Australia Travel

We Survived The Second Stage 820/801 Australian Partner Visa

Australian Partner Visa

When the two year mark rolled around for the second stage 820/801 Australian Partner Visa, I had almost forgotten it was coming. Life tends to just get on with itself, and two years seemed to speed past with us moving house, changing jobs, making big decisions and generally just living our lives. Still, the Australian Partner Visa waits for no one, and when we got the email a few months before our March 25th eligibility date, the paperwork process started again.

Dean and I have been trying to collect as much paperwork as possible during the time period between applying for the first part and the second stage 820/801 Australian Partner Visa. I call it the Relationship Paper Trail. Keeping it feels a little odd still, even though there isn’t too much detail we haven’t already shared with the good ol’ Australian government. I wanted to compile a list here as I did with the first stage, to provide a little bit of assistance with those on the same journey as us.

 Remember, I am NOT a Migration Agent, so this information is provided only in the form of unprofessional advice based on my own experience!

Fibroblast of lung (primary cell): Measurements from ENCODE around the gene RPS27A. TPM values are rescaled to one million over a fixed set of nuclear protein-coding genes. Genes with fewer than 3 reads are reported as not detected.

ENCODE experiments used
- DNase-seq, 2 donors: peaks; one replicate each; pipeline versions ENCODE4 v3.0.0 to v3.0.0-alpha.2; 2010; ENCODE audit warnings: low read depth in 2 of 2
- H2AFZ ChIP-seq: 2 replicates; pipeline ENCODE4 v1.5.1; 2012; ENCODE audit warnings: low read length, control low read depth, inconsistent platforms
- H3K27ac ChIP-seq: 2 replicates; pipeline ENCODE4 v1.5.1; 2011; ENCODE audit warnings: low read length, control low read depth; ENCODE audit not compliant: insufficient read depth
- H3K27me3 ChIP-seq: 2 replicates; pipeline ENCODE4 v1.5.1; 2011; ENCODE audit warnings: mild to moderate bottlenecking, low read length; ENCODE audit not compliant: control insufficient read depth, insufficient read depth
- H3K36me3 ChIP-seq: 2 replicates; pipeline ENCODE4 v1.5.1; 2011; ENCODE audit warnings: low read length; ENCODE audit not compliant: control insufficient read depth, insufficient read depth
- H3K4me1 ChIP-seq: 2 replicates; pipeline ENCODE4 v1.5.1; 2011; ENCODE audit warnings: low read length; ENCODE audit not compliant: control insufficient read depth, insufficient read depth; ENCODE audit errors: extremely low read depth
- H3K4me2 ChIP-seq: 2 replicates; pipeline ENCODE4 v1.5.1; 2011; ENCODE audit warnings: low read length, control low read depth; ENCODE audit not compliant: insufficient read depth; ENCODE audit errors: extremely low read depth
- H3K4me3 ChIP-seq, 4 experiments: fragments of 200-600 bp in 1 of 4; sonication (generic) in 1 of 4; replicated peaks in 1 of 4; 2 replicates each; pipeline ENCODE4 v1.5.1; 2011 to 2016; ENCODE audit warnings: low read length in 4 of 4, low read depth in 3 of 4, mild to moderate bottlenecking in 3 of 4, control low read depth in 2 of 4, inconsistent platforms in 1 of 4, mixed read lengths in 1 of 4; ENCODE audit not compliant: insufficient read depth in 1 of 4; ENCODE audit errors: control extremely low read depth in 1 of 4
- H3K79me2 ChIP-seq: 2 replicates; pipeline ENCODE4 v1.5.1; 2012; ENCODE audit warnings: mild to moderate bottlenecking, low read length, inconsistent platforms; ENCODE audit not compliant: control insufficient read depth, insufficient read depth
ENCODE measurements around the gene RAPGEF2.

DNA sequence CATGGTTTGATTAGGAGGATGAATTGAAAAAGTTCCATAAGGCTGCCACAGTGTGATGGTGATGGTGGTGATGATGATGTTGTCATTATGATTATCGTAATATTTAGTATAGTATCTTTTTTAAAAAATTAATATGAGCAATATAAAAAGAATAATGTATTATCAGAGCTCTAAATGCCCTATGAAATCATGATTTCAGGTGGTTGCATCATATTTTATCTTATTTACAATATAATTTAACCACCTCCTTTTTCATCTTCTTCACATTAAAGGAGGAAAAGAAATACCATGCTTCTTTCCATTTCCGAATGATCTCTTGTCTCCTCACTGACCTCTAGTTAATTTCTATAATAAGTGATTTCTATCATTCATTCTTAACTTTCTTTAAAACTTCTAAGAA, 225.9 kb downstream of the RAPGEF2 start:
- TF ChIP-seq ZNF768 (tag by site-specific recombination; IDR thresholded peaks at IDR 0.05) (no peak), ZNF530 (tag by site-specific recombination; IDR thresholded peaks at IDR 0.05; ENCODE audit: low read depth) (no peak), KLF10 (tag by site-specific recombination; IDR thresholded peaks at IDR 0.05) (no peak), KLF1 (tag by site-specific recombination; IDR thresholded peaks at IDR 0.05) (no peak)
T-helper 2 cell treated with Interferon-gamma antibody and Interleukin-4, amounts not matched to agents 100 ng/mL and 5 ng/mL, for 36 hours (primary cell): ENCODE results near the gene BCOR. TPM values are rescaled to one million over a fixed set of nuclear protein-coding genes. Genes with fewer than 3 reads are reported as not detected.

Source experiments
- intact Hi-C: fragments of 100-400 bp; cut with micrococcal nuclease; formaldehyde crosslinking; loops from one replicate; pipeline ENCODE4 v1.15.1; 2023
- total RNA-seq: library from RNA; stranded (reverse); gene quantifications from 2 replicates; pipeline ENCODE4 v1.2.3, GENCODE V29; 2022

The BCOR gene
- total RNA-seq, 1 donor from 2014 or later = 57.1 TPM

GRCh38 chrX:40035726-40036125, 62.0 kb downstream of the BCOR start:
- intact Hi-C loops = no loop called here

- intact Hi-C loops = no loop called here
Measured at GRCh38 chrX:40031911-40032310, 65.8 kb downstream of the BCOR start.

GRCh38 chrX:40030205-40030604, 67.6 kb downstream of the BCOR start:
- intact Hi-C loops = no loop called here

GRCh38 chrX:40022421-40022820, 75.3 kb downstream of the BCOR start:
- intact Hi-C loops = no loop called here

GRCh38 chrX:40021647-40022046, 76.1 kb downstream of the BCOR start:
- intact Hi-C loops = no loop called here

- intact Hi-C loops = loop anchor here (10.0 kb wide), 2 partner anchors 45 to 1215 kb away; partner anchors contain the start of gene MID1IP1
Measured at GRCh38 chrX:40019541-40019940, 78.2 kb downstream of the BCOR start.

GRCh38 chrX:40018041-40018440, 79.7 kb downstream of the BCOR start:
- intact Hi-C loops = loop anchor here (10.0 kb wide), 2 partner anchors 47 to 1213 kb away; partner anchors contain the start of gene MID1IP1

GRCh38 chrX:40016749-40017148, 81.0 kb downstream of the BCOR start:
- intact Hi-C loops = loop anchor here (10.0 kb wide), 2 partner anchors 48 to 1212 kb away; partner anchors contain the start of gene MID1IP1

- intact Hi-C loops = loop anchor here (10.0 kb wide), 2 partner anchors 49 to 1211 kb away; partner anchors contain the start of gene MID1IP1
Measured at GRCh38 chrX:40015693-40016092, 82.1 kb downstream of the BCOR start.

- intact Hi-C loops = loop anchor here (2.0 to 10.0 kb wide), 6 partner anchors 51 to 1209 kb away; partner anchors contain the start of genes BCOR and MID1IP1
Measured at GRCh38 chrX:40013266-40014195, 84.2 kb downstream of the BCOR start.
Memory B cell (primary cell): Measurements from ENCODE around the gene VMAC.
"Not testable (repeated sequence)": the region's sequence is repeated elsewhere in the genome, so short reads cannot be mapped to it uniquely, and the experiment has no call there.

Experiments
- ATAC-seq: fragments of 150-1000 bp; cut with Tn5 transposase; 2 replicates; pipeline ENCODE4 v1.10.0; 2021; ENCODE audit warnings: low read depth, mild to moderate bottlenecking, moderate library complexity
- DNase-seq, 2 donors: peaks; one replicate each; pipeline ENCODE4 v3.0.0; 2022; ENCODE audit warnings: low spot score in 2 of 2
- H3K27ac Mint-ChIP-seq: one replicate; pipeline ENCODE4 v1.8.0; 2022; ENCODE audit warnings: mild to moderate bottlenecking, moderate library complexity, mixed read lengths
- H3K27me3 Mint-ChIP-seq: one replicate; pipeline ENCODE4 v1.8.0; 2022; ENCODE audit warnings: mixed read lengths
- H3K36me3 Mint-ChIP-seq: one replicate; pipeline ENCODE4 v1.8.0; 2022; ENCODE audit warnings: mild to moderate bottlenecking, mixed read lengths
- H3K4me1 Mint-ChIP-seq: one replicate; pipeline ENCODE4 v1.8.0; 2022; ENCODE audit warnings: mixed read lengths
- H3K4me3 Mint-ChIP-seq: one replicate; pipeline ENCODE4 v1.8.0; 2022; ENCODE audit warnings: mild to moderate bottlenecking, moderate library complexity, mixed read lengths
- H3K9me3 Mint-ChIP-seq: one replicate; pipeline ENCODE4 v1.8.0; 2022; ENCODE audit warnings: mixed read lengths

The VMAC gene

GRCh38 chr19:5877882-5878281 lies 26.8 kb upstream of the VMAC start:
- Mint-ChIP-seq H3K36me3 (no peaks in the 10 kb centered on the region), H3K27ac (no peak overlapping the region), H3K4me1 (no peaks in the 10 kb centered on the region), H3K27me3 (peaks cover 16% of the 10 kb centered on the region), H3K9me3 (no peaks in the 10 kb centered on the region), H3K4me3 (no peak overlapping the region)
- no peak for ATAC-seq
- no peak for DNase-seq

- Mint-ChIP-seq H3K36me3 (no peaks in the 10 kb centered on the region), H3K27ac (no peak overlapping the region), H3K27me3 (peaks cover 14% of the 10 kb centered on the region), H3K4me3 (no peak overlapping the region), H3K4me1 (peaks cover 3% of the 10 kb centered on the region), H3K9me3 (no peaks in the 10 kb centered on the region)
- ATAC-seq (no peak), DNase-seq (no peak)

Ok, so here’s a list of all the paperwork we collected for our application. You’ll notice that it is far from the amount we submitted last time. We got some mixed feedback on this when we asked around the forums. Some suggested that you needed more information, while others said the same or less. In the end we went with the most clear and concise information that showed we were still in a relationship, without too many useless extras. The second stage of the Australian Partner Visa is all about showing that the relationship has continued over the past two years, and we feel this evidence shows that in full.

Let’s dive in shall we!

General Evidence

  • Cover letter with information about how our application was organised, signed by both of us
  • Police check for Dean (no police check for me because no children are a part of our application)
  • Two form 888s from two of our friends, with information about our relationship
  • Statutory declaration from me about our relationship, as Dean’s sponsor, making reference to our provided evidence

Financial Evidence

  • Bank statement from our joint savings and everyday account, stamped by a bank manager,
  • Registration renewal notice for our car, in both our names,
  • Registration certificate for our car, in both our names,